We all understood what we could do with our quads, where we could fly and the rules at the FAA put out. I think we're really common sense. They were easy to follow, they kept everybody safe and they let us enjoy our hobby with a lot of onerous oversight from the federal government. These new regulations, if they become law, are gon na change. All of that so they're gon na determine where you can fly. How far you can fly, what kind of quad you can fly it, even if you can fly the quad you already own, but more importantly, I feel that they're really intrusive into my flying behavior, so there's gon na be tracking going on when you're flying your quad That'S going to be kept for an unspecified period of time, we're, not sure who gets to review that data or what that data is going to be used for so there's. A lot of unknowns in this regulation that need to be nailed down and what I find. So interesting is that if you read through the proposal and I've done it a bunch of times it's a couple of hours of reading, there's, so much gray area in there that hasn't been defined yet that it's scary, the possibilities of where that can go and I'm. Not one of those conspiracy theory guys but I'd like to know what I'm getting into before I sign up for it. So essentially what this proposal outlines is three different things.
The first part which they've clearly defined is the responsibility of the hobbyist. So two things change for us. The first one is a registration process and I'll go through that in a minute, so they're asking for a little bit more data. There they've also changed the way you register your quads, but the second part of that based on the hobbyist involvement, is around the kind of quad we can fly and they've defined three different categories of flight and honestly none of the quads we have today meet any Of those three categories they meet one of them but it's going to really restrict the way you fly so I'll go through the three categories, but the parts that scare me are the data they're gon na collect on us when we're flying hasn't really been defined. Yet they haven't defined who's gon na collect it. How long it's going to be capped? Who gets to look at it and, as a citizen of the US, I like to be assumed innocent until I'm proven guilty. So if I'm flying reasonably? Oh, you could say: Rick don't worry about it, they're just going to keep the data. I just don't like people having access to data, knowing where I flew, where I was when I flew how long I flew how far I flew how many times I was in that field. That kind of data for me is something you would investigate. You know if I was a bad guy or doing something bad.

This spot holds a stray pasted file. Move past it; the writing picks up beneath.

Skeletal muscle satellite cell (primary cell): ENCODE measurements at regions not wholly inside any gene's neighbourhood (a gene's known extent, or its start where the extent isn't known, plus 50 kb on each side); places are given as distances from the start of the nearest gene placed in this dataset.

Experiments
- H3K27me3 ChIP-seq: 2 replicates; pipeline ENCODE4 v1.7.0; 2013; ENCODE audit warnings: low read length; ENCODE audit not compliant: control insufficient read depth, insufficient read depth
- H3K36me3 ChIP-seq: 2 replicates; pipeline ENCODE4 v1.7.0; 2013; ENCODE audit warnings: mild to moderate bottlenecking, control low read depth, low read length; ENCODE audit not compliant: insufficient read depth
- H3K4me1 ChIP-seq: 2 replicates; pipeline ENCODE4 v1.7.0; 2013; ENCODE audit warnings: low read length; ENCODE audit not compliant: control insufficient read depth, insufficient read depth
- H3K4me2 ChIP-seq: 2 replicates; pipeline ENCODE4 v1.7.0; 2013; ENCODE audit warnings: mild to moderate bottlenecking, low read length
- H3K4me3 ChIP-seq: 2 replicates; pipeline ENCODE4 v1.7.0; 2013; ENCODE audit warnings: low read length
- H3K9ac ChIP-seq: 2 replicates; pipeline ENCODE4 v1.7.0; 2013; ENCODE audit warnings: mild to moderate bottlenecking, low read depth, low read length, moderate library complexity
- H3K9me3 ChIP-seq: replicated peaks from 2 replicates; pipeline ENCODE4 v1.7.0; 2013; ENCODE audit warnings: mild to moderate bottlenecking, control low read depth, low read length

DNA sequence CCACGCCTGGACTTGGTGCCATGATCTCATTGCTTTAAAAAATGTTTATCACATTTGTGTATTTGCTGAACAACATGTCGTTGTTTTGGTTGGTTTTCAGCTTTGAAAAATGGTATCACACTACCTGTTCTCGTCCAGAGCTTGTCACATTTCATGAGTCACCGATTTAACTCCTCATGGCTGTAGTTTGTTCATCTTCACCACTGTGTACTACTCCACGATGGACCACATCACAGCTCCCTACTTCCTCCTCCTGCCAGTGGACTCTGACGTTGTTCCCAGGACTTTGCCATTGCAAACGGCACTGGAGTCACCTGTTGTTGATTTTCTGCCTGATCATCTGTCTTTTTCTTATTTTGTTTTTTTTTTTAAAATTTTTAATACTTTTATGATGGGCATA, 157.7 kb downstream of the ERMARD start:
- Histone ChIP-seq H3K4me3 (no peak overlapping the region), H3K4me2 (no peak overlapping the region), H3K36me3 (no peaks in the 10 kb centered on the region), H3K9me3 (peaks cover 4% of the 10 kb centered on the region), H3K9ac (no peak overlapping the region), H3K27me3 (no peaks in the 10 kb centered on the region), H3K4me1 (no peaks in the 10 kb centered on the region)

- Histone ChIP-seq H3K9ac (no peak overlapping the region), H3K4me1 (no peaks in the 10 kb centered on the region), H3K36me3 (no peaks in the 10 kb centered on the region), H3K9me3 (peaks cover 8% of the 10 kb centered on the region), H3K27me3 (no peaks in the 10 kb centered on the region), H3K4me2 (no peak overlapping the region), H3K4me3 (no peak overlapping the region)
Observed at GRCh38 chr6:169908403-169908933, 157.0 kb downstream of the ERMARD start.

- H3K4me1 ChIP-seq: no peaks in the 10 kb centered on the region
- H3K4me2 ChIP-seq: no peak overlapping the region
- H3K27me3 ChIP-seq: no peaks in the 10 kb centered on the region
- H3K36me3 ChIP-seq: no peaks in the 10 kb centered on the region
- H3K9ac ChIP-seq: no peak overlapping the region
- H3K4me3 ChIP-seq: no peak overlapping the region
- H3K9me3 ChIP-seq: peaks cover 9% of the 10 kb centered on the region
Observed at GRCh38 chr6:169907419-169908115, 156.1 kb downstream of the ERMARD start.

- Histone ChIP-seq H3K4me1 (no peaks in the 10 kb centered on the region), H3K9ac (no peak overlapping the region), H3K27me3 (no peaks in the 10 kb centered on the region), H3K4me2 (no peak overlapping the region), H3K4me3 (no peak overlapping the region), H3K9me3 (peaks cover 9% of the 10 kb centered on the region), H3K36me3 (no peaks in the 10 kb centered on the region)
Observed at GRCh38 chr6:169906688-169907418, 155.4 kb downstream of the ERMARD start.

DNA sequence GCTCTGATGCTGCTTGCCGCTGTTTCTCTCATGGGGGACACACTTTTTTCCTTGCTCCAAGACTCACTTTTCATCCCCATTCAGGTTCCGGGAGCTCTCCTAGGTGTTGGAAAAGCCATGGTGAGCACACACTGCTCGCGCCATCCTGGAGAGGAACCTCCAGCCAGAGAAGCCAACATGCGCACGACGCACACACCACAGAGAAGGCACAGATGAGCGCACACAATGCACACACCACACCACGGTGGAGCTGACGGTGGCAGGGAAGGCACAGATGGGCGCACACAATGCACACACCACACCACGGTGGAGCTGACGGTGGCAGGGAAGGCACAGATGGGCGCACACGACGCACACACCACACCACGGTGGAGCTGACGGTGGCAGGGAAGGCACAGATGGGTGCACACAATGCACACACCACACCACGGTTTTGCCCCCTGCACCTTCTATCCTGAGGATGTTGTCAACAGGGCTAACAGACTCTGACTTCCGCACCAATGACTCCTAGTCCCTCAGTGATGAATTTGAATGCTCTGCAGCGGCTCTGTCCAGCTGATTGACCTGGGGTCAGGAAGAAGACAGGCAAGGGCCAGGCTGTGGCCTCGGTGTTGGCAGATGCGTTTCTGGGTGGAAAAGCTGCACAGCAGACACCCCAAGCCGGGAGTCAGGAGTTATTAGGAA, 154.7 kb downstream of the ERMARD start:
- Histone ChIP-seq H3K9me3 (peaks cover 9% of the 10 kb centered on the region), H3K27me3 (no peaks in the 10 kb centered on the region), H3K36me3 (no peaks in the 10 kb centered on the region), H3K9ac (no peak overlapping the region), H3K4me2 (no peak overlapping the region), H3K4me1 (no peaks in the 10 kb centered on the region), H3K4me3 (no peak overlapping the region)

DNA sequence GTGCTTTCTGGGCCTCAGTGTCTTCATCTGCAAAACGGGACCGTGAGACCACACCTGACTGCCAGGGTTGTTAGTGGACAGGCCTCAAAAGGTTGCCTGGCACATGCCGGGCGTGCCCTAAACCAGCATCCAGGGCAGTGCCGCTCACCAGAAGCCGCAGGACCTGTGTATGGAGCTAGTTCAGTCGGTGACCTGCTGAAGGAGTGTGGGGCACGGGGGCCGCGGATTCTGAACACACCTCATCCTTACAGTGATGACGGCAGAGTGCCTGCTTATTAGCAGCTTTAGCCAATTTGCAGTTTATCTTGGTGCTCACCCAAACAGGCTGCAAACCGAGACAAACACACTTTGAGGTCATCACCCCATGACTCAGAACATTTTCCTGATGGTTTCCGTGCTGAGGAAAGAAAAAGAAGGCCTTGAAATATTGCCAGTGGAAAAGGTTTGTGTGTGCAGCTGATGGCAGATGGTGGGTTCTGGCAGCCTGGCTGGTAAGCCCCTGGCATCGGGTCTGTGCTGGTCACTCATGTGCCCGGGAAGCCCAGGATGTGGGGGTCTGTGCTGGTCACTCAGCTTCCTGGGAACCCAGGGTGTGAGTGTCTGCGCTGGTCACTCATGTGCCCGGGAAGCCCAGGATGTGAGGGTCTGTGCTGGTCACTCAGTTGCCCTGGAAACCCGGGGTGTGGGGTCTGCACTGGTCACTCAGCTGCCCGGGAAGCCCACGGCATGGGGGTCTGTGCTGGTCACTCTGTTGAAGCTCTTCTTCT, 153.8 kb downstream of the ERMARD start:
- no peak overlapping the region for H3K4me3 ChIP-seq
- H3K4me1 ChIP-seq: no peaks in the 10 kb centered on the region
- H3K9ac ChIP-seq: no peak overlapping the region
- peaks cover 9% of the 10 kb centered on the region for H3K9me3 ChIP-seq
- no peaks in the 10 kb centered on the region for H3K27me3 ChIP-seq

I just don't like the fact that they're gon na track me every time I put a quad aloft and keep that data for unspecified period of time. They also haven't determined who gets to collect that data. What kind of personally identify information is going to be in there? How they're going to correlate that with the registration process, so there's a lot of unknowns there and then the third thing, which is again an unspecified feature of this particular proposal, is what the manufacturers have to do to build new quads to accommodate these three categories of Flight that I'm going to talk about in a minute. So what scares me about that is that we've all invested a lot of money in our in our toys and the hobby. How do I know that my Mavic 2 can be updated to meet these new requirements? Do I have to get rid of that and buy a Mavic, 3 or Mavic 4 that's got all this new feature set built into it, so there's a cost involved not only with replacing gear to adhere to these new categories, but, more importantly, I'm. Also, not a fan of spending extra money where I've got to have an internet connection. You know every time I fly that's going to be a data plan that I've got to pay for a lot of people. Can'T afford that. So does that mean only people that are wealthy can fly and people that maybe aren't as well off can't fly? I don't think that's a very democratic way to approach it.
So I'm rambling a little bit here but I'm trying to be as contained as I can about this because reading through it it's clear to me that this is all about assuming everybody's a bad guy and making it easier to find the bad guys whereas I'd. Rather, take the other approach and as soon everybody's a good guy and put technologies in place to sort of catch, the bad guy, so I'll talk about at the end, so let's get into the regulations first and then I'll talk more about the conclusions. So the first thing I'm going to talk about is the new registration process, because two fundamental things change there and I want to make sure you understand what happens there so I'll get into that next. Under this new FAA proposal, you'll need to register each one of your drones individually and you'll receive a certificate of aircraft registration for each of the Quadra. Also, as part of this new registration process, you'll need to supply the serial number of the drone, as well as a phone number of the owner of that drone. The other major change in this proposal, which I'm not at all comfortable with, is the way that your drone is going to have to remotely identify itself to interested parties. Now I use the air quotes for a reason, because don't clearly define in the proposal who those interested parties are now I'm, assuming which is always a dangerous thing that it's limited to law enforcement, official state and local government federal agencies, Park, Police or even security people.